ISO 450011 was published on 12 March 2018 by the International Standards Organization (ISO). In some quarters, the response to the standard’s appearance has been “a star is born”; other affected parties in industry and occupational safety and health have taken a more nuanced view. Opinions on the document now published differ widely. A common translation for Germany, Austria and Switzerland was published in June 2018.
As long ago as the late 1990s, various endeavours were being made by ISO and the British Standards Institute (BSI) to launch development of a standard for OSH management systems. Not until the spring of 2013 however was a majority attained at ISO for creation of the ISO/PC 283 project committee, by which an international standard was to be prepared under British leadership (BSI) based upon the familiar British OSH standard, OHSAS 18001. It soon became apparent that mere revision of the content was neither opportune, nor would it have satisfied the formal requirements of ISO, which had changed in the interim.
A total of 69 national standards organizations (participating members) were actively involved in the process of developing the standard. The participants came from European countries, including Italy, France and Germany, countries in North and South America, and also from Australia and Africa. Observers and members of other ISO committees also attended. Liaison organizations such as the International Labour Organization (ILO) were closely involved in the development process through a memorandum of understanding; they were consequently also able to exert particular influence upon the standards development project, which led at times to heated discussions at the plenary sessions. Almost 10,000 comments were received, presenting a major challenge for all concerned.
The German mirror committee, DIN working committee 175-00-02, “Occupational health and safety management systems”, supervised the development in the Standards committee for organizational processes (NAOrg). The stakeholders represented on that committee also agreed to adopt ISO 45001 as a national standard, DIN ISO 45001, following its publication.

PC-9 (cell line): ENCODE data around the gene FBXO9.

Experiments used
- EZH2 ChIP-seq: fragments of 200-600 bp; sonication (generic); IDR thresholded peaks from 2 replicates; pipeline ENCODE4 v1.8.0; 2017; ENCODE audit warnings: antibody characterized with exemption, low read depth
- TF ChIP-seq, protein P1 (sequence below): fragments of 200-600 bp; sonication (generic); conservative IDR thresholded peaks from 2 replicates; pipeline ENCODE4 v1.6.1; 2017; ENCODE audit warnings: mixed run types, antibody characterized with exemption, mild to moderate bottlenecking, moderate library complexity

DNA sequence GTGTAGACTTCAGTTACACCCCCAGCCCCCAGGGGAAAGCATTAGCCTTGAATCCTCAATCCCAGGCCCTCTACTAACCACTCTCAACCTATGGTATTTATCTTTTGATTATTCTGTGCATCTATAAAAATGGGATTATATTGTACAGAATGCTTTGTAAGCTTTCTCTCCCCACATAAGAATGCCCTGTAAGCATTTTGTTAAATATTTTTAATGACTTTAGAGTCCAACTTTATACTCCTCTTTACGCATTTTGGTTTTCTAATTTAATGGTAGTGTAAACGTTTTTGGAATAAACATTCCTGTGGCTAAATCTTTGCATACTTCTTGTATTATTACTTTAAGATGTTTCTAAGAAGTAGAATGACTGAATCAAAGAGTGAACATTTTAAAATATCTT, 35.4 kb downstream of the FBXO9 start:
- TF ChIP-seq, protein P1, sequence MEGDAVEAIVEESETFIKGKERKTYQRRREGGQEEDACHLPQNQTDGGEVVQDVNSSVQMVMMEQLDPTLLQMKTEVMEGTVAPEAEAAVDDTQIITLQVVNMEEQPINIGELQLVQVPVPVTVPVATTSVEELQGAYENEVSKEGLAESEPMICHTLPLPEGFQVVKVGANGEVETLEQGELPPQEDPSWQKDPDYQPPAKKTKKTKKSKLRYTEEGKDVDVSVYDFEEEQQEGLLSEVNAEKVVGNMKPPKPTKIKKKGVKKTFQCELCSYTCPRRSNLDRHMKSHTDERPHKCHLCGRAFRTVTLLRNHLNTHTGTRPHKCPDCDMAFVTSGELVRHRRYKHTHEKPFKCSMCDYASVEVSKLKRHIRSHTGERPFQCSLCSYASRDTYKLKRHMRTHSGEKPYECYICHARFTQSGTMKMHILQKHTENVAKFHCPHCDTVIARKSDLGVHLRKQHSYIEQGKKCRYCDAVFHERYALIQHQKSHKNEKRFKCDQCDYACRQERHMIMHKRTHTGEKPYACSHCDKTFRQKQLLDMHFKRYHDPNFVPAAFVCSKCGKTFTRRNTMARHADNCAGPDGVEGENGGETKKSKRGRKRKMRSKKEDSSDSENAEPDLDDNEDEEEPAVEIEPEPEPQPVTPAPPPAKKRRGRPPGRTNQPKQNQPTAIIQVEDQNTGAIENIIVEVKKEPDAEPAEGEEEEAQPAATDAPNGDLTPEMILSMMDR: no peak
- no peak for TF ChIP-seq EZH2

Structure and important content
Like the updated ISO standards 90012 and 140013, the standard follows the new high-level structure4 requirements of the ISO/IEC directives5 www.iso.org/directives-and-policies.html with regard to the formal requirements and thus to its structure. It was therefore fitting for harmonization with standards governing quality management and environmental management systems to be an objective during the development of ISO 45001.
The national foreword of DIN ISO 45001 makes clear that the standard can have only a supplementary role in the European and national bodies of occupational safety and health regulations. Besides the foreword and in accordance with HLS guidance, ISO 45001 contains ten chapters (Scope, Normative references, Terms and definitions, Context of the organization, Leadership and worker participation, Planning, Support, Operation, Performance evaluation, Improvement). These are followed by the informative Annex A, which provides guidance on application of the standard.
The content exhibits a clear shift towards the imposition of greater requirements upon the organizations. The following aspects are new to the standard, particularly in comparison with the familiar OHSAS 18001:
ISO 45001 is an OSH management system standard, not an OSH standard. It is not intended to govern specific OSH requirements, such as those familiar from legislation or the regulations of the accident insurance bodies. Conflict or competition with national and/or European bodies of regulations must not arise.
Uwe Marx Eckhard Metze
1 ISO 45001:2018-03, Occupational health and safety management systems – Requirements with guidance for use
2 ISO 9001:2015, Quality management systems – Requirements
3 ISO 14001:2015, Environmental management systems – Requirements with guidance for use
4 This shared high-level structure is intended to ensure that standards developed or revised in the future have the same structure and equivalent requirements for their common topics
5 Annex SL, ISO/IEC Directives, Part 1: Consolidated ISO Supplement – Procedures specific to ISO,